A badass female protagonist, a future where aliens and robots walk among us, and coffee smuggling all combine to make Helena Crash. The question is, is it good?
Helena Crash #1 (IDW)
So what’s it about? The official summary reads:
From writer Fabian Rangel Jr (Space Riders) and artist Warwick Johnson-Cadwell (Tank Girl) comes a new pulse pounding, caffeine fueled, sword swinging, machine-gun firing, car crashing sci-fi adventure comic! In a future where coffee is illegal, Helena is a courier, delivering black market goods to anyone who can afford her services. When Rojo, a ruthless crime boss, asks her to assassinate his rival, the alien mobster known as White Demon, Helena finds herself in the middle of a gang war! To survive, Helena must use all of her skills, and seek help from her friends to stay ahead of her enemies!
Why does this book matter?
What drew me to this series was Warwick Johnson-Cadwell’s art, which is all kinds of fantastic. It has a 2D vibe most will know from his work on Tank Girl and it has a graffiti feel that’s quite unique. Add in a science fiction type story with a strong female lead and you’ve got me hooked!
Fine, you have my attention. What’s good about it?
What a crazy world.
This is a visually arresting title that opens fast and furious with a car chase. Johnson-Cadwell’s style is chaotic, yet somehow pulls together beautifully with a great use of bright colors. The world is filled with impossible angles, strange characters, and interesting textures. It’s the type of art that feels very unique (again, somewhat reminiscent to Jim Mahfood’s work) in a way that makes you wish there was an animated cartoon in this style. The main protagonist has cool tattoos, and hair that’s somehow alive. There isn’t a panel that doesn’t tell you something about the character or world, which helps flesh things out in ways the captions and dialogue can’t.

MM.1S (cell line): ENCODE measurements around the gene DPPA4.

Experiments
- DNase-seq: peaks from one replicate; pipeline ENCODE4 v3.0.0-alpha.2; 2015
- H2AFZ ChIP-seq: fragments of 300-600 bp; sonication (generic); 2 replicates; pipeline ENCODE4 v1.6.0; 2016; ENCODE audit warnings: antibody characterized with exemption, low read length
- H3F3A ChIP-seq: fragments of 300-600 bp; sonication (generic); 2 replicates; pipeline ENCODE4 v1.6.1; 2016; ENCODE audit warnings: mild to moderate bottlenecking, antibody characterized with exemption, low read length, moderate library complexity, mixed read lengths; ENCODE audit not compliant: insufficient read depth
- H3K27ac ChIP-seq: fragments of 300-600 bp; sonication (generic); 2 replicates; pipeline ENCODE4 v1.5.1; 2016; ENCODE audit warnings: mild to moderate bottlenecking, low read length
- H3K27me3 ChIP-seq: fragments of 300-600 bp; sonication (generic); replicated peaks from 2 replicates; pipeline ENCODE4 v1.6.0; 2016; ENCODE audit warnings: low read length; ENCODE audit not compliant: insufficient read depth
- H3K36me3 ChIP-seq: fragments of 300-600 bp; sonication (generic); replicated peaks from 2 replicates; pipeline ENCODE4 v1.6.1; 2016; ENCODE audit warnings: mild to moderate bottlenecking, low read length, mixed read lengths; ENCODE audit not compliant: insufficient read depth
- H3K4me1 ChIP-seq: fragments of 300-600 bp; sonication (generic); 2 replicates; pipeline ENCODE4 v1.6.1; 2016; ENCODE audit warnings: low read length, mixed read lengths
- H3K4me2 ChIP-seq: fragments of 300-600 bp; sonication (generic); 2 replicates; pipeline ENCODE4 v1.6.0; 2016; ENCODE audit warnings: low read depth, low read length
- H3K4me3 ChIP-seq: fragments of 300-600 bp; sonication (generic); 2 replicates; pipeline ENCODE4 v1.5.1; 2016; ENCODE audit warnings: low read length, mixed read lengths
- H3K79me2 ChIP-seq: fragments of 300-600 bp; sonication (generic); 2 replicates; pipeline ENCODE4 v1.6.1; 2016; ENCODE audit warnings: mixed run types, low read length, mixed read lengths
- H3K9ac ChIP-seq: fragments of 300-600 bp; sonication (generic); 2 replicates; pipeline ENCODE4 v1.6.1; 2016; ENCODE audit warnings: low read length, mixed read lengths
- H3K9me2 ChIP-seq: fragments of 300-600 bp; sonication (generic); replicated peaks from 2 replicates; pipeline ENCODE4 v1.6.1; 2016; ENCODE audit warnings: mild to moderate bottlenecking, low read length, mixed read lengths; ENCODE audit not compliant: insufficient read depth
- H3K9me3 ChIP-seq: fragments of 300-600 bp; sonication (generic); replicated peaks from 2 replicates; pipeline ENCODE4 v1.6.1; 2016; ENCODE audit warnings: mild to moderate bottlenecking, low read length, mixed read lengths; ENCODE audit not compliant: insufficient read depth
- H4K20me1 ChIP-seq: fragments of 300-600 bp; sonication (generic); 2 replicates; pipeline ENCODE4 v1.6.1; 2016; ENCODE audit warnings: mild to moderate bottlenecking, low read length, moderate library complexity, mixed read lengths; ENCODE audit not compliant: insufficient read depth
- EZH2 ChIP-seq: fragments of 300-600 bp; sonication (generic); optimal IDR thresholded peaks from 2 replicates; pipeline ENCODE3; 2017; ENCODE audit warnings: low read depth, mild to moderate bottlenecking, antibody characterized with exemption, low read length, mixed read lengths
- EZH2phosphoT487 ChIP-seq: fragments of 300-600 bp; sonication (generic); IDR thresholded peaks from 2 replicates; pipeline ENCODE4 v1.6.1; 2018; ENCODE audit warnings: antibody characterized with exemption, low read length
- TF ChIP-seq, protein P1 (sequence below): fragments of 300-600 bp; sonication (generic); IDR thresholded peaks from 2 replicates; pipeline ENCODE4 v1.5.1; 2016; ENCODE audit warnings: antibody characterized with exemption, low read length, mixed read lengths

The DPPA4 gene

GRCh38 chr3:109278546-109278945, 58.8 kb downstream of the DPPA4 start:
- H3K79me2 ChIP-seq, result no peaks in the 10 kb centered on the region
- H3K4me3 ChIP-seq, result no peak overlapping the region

Speaking of the writing, Fabian Rangel Jr. has laid out a compelling world for its protagonist, named Helena, to habitate. She’s clearly street smart and has to be as her job to get people hard to find things requires a savviness. The story introduces her in the thick of an action sequence, but we’re privy to a bit of character work as we learn how she grew up in a boxing ring and the types of folks she works with. Overall, this is a solid first issue that introduces the key players, the conflict, and Helena adequately.
She pulls that trigger like it’s nothing.
It can’t be perfect can it?
The art certainly makes it clear this is a book that’s about fun, but I still was left scratching my head as to how there are werewolves and robot men walking about in the future. The story here basically sets up Helena and the conflict she has with a new villain, but the world is somewhat vague. The chaotic nature of it all makes you wonder what the deal is, but if you stick to the rules laid out about this world (like why coffee is so hard to find) it’s not so bad.
Is It Good?
Overall, Helena Crash #1 is a satisfying introduction to the key players, conflict, and protagonist in a visually arresting way.
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